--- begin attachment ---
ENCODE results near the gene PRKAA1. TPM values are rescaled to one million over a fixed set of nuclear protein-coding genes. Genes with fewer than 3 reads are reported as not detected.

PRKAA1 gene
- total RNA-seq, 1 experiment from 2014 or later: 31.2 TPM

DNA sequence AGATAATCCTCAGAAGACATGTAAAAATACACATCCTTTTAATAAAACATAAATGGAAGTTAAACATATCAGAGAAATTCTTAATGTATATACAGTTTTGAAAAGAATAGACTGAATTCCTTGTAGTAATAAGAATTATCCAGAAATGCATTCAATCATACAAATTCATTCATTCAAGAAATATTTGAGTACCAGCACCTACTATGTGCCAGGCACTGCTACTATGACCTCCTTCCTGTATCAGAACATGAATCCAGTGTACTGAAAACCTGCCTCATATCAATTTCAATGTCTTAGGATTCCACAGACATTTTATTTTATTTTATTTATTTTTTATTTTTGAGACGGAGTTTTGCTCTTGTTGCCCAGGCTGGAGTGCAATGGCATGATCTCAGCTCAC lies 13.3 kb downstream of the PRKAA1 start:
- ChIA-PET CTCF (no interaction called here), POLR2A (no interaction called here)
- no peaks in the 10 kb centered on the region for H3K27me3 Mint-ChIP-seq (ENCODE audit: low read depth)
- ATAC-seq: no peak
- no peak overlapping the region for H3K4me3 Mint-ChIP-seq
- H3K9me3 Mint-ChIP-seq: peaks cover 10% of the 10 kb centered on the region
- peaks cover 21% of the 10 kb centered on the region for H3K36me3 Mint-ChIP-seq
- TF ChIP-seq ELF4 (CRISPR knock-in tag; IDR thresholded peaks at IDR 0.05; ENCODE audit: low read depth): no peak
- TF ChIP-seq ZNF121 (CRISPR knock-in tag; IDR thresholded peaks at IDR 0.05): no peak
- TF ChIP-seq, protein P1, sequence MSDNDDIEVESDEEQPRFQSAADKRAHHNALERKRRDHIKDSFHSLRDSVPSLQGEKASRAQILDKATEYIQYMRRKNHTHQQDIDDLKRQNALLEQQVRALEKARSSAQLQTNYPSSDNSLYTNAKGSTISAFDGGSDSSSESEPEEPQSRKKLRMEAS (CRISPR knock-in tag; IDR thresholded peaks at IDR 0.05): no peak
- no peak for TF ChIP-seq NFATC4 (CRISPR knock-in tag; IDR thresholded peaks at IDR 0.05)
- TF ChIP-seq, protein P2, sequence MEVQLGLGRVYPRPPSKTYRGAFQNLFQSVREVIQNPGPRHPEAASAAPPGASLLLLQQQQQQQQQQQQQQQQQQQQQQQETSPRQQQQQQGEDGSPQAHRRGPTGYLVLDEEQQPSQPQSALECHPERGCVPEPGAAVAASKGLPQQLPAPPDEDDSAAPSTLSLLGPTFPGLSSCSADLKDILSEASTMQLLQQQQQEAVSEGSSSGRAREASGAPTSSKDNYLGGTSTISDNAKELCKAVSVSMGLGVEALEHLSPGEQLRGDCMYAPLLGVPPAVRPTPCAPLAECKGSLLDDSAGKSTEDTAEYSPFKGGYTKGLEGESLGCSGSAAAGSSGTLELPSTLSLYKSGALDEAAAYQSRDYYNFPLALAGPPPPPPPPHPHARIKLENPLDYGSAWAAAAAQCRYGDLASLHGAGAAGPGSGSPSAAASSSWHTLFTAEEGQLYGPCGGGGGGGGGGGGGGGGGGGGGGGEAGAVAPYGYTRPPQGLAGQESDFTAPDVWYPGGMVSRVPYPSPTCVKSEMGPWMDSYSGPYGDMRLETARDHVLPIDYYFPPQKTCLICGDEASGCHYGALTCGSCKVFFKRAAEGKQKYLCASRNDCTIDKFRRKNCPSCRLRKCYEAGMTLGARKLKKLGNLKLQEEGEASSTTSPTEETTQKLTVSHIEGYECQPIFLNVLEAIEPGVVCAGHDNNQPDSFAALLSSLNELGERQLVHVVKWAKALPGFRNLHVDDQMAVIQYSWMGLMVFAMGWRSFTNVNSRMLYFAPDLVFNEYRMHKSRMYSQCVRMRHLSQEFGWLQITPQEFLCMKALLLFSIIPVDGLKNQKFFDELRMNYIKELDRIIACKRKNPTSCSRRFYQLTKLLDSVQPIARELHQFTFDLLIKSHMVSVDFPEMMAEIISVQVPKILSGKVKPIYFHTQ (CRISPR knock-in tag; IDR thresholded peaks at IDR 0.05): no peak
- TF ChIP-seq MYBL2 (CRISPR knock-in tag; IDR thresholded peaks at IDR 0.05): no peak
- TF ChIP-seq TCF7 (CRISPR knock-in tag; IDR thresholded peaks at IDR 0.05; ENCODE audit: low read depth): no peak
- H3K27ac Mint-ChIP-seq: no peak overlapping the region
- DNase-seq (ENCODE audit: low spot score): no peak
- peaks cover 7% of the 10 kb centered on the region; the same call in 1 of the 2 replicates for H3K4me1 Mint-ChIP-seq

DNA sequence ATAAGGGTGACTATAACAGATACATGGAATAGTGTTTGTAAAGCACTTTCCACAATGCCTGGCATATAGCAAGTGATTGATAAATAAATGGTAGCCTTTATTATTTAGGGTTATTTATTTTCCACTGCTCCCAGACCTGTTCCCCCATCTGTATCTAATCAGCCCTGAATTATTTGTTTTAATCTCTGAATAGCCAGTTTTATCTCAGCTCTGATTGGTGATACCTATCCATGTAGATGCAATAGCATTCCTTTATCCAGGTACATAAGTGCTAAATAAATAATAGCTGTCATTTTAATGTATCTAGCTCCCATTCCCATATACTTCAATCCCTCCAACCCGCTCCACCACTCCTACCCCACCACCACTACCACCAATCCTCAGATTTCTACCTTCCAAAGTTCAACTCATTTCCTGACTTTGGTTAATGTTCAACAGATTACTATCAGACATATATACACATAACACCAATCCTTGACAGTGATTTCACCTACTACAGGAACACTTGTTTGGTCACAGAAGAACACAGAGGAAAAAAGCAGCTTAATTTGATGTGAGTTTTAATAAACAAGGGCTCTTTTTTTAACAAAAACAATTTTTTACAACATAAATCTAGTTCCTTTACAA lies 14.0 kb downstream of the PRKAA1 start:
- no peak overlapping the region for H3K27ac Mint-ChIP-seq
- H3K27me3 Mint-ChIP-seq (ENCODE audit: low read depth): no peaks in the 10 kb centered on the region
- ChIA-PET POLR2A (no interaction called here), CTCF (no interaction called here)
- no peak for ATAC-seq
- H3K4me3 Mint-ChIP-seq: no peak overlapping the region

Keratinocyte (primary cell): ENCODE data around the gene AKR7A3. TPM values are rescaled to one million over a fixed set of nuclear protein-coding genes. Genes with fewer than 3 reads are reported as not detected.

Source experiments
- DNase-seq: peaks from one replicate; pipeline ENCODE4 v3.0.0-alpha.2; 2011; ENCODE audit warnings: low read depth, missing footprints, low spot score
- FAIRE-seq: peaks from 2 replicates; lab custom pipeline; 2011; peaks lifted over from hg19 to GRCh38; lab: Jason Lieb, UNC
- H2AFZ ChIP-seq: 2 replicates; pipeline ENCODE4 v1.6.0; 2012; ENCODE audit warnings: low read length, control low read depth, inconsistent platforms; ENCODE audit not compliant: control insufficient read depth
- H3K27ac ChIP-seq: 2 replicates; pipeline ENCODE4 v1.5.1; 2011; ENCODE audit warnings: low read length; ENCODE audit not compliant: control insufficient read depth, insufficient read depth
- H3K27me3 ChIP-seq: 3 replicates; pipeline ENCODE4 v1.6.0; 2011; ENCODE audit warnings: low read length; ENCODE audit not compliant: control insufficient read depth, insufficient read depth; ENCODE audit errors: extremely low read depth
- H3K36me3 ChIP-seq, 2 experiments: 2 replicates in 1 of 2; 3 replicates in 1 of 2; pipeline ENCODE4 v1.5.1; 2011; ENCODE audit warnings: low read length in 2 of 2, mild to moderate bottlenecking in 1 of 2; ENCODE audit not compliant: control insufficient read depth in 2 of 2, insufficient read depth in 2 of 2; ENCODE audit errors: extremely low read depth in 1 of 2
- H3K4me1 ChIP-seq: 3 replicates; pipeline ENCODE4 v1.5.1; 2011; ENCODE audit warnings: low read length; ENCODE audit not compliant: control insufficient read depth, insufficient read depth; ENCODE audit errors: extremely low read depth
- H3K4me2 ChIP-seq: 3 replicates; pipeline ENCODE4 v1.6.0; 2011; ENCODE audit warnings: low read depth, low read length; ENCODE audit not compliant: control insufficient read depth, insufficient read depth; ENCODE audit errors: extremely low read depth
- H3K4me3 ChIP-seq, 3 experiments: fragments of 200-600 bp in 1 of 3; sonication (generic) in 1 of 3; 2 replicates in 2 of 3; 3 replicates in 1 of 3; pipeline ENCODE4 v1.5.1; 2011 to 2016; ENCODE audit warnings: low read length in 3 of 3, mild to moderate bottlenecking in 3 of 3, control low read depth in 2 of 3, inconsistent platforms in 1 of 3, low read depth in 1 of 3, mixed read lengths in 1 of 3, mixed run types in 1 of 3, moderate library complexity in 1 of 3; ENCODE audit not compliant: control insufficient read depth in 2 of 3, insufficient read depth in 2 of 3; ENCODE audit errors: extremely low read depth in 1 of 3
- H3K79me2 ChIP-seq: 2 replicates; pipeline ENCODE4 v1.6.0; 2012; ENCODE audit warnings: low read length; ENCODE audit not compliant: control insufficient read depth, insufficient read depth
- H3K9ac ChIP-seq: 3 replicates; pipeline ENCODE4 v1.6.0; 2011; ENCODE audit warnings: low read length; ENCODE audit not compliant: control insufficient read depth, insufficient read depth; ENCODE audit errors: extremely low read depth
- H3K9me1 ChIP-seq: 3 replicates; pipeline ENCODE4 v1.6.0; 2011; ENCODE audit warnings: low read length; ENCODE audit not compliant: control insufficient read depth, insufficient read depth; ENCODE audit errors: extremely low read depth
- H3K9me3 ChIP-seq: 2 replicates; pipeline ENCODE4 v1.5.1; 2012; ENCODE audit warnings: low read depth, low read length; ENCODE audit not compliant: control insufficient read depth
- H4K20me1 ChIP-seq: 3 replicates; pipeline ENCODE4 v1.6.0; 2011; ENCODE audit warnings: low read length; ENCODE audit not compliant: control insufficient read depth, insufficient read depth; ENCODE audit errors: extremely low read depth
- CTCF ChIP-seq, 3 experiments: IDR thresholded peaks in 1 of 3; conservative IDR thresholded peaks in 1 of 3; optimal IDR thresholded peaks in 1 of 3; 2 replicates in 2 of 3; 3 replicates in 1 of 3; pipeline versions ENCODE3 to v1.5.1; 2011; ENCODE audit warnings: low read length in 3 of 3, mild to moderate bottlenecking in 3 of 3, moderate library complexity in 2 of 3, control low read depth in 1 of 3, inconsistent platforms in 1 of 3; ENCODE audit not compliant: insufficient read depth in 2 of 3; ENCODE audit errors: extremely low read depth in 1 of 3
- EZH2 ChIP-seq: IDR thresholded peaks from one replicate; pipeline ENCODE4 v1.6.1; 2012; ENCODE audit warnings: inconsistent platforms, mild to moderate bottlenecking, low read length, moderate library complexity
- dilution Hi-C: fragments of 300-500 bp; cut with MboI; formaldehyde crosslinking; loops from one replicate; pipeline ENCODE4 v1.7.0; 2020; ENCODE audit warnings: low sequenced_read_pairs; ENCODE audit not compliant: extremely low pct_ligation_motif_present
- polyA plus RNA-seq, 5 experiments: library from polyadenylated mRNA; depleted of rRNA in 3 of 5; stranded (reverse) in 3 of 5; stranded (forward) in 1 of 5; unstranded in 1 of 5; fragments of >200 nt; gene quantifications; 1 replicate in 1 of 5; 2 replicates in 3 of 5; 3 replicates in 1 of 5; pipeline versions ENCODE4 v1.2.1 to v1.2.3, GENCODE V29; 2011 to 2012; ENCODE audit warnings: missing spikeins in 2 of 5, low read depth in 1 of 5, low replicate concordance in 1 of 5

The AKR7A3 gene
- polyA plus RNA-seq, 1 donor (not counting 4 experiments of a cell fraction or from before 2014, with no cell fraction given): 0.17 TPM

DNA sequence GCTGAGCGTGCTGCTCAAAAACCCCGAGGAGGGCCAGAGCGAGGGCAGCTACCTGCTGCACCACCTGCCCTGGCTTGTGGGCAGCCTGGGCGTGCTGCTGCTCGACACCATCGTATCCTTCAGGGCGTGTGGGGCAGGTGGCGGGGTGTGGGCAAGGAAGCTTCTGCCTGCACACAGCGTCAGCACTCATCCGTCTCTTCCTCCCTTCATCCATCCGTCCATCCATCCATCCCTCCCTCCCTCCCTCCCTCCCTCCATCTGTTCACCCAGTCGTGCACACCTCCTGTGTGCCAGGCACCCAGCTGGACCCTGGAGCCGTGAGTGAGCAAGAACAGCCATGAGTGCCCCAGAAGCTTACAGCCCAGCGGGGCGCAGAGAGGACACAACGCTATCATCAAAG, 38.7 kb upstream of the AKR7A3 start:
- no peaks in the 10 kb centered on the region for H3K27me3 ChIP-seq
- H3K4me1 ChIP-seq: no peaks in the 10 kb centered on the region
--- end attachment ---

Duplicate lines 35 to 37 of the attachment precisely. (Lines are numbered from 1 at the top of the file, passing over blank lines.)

- H3K4me1 ChIP-seq: 3 replicates; pipeline ENCODE4 v1.5.1; 2011; ENCODE audit warnings: low read length; ENCODE audit not compliant: control insufficient read depth, insufficient read depth; ENCODE audit errors: extremely low read depth
- H3K4me2 ChIP-seq: 3 replicates; pipeline ENCODE4 v1.6.0; 2011; ENCODE audit warnings: low read depth, low read length; ENCODE audit not compliant: control insufficient read depth, insufficient read depth; ENCODE audit errors: extremely low read depth
- H3K4me3 ChIP-seq, 3 experiments: fragments of 200-600 bp in 1 of 3; sonication (generic) in 1 of 3; 2 replicates in 2 of 3; 3 replicates in 1 of 3; pipeline ENCODE4 v1.5.1; 2011 to 2016; ENCODE audit warnings: low read length in 3 of 3, mild to moderate bottlenecking in 3 of 3, control low read depth in 2 of 3, inconsistent platforms in 1 of 3, low read depth in 1 of 3, mixed read lengths in 1 of 3, mixed run types in 1 of 3, moderate library complexity in 1 of 3; ENCODE audit not compliant: control insufficient read depth in 2 of 3, insufficient read depth in 2 of 3; ENCODE audit errors: extremely low read depth in 1 of 3